After spending enough time on all fours digging, planting, and weeding, and hanging out with other gardeners, you often hear them commenting on how they can spend hours in the garden and not even know it. They use words like, “Zen state,” “being in the zone,” “transcending everyday conscious-ness,” and many more. What they’re all essentially saying is that in some shape or form that they discover spirituality in the garden
And for those of us who are able to access this sweet spot, it truly is heaven.
Using the garden as a tool for your spiritual practice is a no-brainer. And if like most folks, you need a few tips to get you going in the right direction, here they are.
1. Set an intent.
Perceive your time in the garden as your “garden practice,” a tool to access spirituality– no different than meditation or yoga.
2. Designate a specific amount of time when you can work quietly with no interruptions.
You wouldn’t have a cell phone or allow your children to interrupt you in a yoga class or while meditating. Your time in the garden should be treated with the same amount of respect. It’s your sacred time.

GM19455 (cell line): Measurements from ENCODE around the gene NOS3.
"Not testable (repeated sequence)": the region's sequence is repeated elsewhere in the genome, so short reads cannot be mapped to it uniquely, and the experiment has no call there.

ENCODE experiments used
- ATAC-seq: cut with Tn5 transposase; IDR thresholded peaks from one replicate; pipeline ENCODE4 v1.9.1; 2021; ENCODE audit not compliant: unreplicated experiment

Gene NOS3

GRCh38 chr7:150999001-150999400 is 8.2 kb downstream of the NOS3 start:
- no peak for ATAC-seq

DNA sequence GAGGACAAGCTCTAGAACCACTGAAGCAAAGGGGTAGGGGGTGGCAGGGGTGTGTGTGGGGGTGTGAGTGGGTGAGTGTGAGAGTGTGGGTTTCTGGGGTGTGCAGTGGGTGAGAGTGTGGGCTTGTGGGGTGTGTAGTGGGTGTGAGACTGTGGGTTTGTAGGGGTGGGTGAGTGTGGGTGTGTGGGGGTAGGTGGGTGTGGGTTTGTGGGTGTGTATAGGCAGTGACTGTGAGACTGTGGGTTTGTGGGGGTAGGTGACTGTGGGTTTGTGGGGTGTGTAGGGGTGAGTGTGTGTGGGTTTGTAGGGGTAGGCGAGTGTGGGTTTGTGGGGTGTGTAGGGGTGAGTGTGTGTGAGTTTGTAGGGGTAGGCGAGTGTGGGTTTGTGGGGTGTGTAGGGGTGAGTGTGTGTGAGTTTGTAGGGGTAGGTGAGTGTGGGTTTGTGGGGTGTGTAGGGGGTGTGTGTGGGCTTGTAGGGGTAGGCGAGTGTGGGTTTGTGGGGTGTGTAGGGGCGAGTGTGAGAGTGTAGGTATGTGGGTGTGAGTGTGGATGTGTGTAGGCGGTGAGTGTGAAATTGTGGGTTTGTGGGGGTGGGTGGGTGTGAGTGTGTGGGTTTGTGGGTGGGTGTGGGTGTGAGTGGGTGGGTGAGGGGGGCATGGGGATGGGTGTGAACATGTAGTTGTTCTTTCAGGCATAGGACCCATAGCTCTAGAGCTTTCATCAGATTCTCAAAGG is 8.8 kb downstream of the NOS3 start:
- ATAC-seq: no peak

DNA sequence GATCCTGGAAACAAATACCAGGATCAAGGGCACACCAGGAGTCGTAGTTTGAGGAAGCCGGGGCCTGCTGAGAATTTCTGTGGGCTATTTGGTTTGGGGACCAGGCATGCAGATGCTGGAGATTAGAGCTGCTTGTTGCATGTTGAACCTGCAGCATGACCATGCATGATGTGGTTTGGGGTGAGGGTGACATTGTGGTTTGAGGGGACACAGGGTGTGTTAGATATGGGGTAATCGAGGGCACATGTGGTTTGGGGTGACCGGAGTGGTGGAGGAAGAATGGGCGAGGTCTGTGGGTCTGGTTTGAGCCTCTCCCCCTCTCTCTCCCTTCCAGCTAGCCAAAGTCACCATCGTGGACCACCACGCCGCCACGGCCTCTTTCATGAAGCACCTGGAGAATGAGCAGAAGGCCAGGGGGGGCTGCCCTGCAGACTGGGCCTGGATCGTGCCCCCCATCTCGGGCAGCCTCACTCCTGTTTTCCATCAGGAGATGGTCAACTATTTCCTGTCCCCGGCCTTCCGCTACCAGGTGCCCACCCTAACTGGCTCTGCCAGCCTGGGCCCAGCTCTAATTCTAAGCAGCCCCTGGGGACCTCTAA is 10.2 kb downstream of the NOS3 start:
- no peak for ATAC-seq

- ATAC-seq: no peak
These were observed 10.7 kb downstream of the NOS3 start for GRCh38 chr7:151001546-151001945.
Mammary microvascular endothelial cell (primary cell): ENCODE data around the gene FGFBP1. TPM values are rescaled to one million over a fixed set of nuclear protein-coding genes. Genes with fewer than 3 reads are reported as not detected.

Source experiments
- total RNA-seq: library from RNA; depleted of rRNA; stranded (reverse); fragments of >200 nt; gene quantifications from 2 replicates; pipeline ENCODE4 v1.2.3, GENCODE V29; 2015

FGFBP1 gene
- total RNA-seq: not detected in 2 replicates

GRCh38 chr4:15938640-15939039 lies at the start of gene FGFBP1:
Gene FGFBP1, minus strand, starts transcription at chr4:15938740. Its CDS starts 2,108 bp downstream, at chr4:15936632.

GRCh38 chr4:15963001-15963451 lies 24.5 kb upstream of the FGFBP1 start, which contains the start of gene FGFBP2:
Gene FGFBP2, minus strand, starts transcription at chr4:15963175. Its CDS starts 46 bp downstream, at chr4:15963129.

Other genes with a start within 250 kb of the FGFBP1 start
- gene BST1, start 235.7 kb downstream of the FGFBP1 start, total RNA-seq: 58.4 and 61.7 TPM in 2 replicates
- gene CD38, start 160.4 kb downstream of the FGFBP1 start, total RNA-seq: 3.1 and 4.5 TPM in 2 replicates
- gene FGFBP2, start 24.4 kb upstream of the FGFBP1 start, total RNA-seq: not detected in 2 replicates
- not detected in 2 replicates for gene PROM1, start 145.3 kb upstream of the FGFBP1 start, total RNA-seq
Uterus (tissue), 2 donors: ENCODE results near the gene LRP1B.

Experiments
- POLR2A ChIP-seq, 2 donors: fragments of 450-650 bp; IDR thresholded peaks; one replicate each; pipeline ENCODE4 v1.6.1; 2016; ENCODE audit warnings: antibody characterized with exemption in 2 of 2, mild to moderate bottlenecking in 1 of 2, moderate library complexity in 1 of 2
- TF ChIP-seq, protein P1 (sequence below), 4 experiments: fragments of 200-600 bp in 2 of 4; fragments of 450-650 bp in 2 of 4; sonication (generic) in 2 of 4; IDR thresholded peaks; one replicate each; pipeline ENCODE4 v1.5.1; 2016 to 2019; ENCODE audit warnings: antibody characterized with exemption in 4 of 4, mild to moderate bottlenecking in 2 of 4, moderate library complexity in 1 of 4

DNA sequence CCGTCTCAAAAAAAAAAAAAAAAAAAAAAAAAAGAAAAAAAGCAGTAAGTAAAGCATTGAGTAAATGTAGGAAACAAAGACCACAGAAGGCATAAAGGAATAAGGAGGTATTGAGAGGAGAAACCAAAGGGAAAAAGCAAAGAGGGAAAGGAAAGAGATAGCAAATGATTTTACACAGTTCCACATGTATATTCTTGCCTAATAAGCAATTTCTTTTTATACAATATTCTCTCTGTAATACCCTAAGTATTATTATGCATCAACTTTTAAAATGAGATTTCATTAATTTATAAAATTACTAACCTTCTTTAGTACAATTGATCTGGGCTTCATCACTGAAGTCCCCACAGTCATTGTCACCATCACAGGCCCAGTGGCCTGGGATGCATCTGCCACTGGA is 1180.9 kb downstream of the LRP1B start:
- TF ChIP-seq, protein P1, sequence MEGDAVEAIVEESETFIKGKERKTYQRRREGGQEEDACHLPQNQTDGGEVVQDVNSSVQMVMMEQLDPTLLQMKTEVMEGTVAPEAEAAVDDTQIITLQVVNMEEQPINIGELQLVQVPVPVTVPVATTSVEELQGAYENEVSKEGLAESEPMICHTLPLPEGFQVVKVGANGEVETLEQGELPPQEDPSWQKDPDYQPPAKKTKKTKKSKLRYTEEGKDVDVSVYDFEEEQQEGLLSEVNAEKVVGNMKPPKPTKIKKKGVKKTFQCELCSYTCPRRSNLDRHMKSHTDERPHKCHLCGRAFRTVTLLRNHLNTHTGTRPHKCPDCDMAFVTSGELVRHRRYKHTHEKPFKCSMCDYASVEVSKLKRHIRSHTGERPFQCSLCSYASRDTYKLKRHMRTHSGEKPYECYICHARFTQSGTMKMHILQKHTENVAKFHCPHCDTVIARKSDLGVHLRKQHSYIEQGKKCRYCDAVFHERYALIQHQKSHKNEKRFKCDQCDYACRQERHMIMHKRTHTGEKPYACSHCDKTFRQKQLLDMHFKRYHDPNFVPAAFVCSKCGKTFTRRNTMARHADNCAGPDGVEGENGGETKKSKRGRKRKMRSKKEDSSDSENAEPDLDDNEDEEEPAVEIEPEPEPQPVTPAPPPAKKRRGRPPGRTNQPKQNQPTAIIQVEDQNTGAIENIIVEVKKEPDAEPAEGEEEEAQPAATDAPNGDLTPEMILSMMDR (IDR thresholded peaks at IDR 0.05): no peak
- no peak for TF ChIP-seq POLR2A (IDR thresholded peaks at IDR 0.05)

3. Think in terms of process, not results.
The goal is NOT how much weeding you get done. Rather, it’s how much you allow yourself to enjoy and open up to what the process can offer you.
4. Move slowly and breathe deeply.
Gardening with intent is a practice. By slowing down and breathing deeply, you’re changing your physiology.
5. Take the time to observe.
Open up your eyes, looking at both the details and the landscape. Try to see things differently than you usually do. If you normally pass the maple tree and think “Pretty,” how about stopping and touching its bark or grabbing a leaf and looking at it up close. Doing so can open up an entirely new world and will expand your powers of observation.
6. Let your mind wander and enter a state of flow.
If you find yourself thinking about “to do” lists, gently guide yourself to either what you’re presently doing or to a happy time from your childhood when you were in nature.
7. Say a prayer of thanks for the beauty that surrounds you.
It doesn’t need to be fancy. One sentence that comes from your heart is all that’s needed.
8. Talk with the plants.
Even something simple like looking at a rose and thinking, “Aren’t you a beauty,” or standing under an old tree and thinking, “Hey old fella, I bet you’ve experienced and seen a lot in your life,” are forms of communicating.
9. Relax your body.
Mind and body are interconnected. Being aware of muscle tightness and consciously letting go of tension enables you to sink into the process and open up to an expanded awareness.
10. Look for magic.
The more deeply you connect with your own nature, as well as the nature that surrounds you, the more you’ll start looking for, and seeing, magic everywhere.